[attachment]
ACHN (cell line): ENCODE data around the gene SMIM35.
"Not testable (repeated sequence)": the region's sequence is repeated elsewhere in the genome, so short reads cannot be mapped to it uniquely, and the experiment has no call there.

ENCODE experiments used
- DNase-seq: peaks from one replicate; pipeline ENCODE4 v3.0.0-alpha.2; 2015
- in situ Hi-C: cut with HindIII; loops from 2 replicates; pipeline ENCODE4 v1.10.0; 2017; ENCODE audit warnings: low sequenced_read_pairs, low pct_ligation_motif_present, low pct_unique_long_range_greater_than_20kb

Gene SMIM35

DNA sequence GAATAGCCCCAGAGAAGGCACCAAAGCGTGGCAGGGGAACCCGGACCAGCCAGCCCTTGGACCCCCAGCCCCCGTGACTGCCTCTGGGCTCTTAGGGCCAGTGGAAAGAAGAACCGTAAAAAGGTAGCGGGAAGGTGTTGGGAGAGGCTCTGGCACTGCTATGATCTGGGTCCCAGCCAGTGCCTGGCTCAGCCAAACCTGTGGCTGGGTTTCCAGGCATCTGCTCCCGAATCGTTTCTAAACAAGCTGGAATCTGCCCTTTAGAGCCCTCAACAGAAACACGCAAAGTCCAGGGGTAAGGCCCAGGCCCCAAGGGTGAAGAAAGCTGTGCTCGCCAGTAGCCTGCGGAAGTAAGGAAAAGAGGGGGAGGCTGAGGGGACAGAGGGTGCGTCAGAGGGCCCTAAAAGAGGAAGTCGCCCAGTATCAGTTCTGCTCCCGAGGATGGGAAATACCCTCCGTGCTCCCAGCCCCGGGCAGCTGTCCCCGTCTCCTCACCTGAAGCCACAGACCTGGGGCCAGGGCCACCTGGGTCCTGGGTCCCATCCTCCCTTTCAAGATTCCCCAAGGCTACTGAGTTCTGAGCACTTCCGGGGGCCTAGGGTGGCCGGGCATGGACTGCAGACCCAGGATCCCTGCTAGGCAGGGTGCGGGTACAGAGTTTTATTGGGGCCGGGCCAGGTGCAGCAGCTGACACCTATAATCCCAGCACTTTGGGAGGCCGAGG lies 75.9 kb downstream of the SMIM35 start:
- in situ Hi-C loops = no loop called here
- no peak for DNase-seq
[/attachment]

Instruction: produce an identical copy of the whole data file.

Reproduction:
ACHN (cell line): ENCODE data around the gene SMIM35.
"Not testable (repeated sequence)": the region's sequence is repeated elsewhere in the genome, so short reads cannot be mapped to it uniquely, and the experiment has no call there.

ENCODE experiments used
- DNase-seq: peaks from one replicate; pipeline ENCODE4 v3.0.0-alpha.2; 2015
- in situ Hi-C: cut with HindIII; loops from 2 replicates; pipeline ENCODE4 v1.10.0; 2017; ENCODE audit warnings: low sequenced_read_pairs, low pct_ligation_motif_present, low pct_unique_long_range_greater_than_20kb

Gene SMIM35

DNA sequence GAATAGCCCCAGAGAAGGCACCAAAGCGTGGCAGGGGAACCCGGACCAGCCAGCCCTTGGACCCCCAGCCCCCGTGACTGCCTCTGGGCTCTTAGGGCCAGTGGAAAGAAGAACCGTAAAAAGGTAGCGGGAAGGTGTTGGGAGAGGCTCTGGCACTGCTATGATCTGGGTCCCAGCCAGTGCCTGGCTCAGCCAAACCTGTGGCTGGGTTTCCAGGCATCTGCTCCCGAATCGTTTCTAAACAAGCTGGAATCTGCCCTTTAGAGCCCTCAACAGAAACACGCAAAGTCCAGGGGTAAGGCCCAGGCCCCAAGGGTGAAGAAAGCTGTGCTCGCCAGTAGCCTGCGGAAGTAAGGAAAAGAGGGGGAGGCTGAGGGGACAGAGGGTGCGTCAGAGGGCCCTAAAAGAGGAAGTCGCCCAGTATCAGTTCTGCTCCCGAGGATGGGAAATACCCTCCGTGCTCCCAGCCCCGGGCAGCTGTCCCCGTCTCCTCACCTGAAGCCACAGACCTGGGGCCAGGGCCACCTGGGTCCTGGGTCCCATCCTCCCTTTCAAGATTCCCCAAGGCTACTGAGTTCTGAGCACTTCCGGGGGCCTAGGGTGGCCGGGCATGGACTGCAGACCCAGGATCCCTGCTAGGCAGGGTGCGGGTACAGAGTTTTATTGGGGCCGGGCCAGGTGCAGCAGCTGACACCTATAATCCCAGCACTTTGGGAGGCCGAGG lies 75.9 kb downstream of the SMIM35 start:
- in situ Hi-C loops = no loop called here
- no peak for DNase-seq